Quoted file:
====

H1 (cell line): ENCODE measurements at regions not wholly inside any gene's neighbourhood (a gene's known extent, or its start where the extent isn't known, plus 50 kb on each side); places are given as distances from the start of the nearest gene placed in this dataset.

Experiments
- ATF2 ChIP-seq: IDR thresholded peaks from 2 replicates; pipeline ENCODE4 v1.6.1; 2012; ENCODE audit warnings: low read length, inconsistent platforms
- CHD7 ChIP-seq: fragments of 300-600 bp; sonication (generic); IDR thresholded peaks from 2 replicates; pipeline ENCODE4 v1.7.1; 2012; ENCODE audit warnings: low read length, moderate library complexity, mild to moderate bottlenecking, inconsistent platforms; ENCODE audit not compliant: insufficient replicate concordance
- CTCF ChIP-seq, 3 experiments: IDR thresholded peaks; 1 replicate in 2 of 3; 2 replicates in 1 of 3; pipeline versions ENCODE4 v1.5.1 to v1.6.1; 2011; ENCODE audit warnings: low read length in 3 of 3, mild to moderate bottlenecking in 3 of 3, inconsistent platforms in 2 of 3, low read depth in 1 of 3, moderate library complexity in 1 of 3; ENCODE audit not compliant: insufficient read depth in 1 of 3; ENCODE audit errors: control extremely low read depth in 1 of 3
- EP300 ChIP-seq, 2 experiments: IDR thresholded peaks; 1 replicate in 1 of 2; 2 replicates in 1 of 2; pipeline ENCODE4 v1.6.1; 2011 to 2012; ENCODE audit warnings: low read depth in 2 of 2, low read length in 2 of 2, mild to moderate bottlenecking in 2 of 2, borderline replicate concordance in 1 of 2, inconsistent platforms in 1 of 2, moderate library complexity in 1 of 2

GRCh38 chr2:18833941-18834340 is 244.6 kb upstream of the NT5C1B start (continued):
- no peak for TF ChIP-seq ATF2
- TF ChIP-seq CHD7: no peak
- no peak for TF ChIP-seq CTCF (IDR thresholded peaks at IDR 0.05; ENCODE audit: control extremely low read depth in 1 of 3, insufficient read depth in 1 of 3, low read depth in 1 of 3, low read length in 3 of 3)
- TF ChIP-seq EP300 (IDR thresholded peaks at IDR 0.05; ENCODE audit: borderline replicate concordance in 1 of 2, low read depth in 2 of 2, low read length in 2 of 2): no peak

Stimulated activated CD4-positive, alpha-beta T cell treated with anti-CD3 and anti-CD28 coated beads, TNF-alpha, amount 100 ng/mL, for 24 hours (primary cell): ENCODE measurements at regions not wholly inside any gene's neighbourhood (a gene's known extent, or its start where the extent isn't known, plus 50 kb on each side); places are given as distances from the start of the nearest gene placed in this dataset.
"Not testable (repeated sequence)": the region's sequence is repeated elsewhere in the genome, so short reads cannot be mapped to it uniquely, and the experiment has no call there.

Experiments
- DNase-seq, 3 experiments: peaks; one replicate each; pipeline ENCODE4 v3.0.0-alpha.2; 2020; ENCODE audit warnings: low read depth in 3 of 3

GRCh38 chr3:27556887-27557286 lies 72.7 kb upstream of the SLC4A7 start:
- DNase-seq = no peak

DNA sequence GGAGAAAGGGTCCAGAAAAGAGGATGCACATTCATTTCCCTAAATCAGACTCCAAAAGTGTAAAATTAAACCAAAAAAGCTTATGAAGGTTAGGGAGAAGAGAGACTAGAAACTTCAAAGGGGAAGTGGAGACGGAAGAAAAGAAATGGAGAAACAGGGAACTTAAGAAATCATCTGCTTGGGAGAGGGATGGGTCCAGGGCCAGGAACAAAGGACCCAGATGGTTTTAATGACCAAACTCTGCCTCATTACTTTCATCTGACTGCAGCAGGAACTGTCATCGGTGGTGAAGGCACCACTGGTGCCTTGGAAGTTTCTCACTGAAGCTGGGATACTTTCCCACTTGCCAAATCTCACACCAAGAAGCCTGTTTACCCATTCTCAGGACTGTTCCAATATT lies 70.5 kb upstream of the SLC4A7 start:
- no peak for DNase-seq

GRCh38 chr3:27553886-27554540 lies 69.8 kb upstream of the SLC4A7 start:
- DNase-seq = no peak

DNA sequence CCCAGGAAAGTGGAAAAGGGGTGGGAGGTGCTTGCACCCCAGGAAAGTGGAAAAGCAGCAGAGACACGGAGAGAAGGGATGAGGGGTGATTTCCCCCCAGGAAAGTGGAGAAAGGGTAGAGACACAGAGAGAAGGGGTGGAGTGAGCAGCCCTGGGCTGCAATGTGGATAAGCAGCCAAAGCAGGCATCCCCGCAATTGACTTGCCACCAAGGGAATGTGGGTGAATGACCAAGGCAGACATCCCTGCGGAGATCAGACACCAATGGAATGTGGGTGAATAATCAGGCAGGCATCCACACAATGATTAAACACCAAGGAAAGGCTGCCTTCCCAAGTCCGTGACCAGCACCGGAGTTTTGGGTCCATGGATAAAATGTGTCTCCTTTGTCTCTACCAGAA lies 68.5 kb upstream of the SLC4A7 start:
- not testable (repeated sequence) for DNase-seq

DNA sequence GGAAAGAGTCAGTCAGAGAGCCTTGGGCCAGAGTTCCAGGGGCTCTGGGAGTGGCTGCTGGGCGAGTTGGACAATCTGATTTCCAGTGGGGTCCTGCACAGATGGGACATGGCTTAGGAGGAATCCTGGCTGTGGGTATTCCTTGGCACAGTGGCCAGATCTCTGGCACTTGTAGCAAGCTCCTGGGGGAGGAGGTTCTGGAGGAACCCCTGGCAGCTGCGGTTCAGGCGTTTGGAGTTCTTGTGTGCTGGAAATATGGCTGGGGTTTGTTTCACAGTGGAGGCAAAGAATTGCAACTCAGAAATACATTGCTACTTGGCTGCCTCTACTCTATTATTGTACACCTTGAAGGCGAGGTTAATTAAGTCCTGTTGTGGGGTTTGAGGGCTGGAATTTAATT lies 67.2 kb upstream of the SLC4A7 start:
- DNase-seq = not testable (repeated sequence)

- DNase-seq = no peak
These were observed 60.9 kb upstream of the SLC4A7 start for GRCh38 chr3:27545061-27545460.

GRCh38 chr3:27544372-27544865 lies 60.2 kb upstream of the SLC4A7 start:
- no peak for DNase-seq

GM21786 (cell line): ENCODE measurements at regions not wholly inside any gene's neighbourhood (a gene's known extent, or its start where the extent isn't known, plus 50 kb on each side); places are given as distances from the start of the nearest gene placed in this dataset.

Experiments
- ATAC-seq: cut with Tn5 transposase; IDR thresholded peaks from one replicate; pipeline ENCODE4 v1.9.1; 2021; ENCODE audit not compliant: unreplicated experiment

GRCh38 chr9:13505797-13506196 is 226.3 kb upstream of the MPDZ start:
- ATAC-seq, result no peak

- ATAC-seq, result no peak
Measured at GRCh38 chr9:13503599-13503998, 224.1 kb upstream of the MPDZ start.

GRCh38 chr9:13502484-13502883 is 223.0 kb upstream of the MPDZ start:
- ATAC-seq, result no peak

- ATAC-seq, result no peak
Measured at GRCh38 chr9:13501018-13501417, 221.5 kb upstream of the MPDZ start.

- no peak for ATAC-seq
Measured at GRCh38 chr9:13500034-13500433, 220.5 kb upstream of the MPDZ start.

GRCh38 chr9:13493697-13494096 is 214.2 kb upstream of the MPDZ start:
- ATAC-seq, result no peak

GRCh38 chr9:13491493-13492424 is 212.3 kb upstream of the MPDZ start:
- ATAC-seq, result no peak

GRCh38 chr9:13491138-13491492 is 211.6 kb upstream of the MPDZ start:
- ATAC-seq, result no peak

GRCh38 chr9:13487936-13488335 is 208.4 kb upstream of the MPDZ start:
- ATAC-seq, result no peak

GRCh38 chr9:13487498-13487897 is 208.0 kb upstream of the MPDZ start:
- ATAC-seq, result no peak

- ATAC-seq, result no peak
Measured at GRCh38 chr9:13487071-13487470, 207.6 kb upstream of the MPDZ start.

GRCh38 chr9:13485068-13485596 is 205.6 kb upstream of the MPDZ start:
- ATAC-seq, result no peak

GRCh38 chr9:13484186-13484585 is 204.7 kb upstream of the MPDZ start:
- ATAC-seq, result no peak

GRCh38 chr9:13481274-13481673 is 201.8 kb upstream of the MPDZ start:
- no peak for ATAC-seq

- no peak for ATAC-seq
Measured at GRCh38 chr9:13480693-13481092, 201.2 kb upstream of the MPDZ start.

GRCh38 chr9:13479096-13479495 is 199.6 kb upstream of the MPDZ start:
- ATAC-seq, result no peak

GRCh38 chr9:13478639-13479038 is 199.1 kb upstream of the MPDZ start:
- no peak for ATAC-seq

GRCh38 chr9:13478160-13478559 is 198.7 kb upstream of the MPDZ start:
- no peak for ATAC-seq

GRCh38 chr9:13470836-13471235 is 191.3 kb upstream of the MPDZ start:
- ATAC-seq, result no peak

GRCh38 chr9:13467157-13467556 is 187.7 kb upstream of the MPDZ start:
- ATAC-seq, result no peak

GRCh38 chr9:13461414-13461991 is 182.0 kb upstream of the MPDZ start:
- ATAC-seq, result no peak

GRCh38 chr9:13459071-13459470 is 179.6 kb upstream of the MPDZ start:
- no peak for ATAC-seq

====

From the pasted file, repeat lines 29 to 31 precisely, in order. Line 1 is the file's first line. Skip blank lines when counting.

- no peak for DNase-seq

GM21786 (cell line): ENCODE measurements at regions not wholly inside any gene's neighbourhood (a gene's known extent, or its start where the extent isn't known, plus 50 kb on each side); places are given as distances from the start of the nearest gene placed in this dataset.

Experiments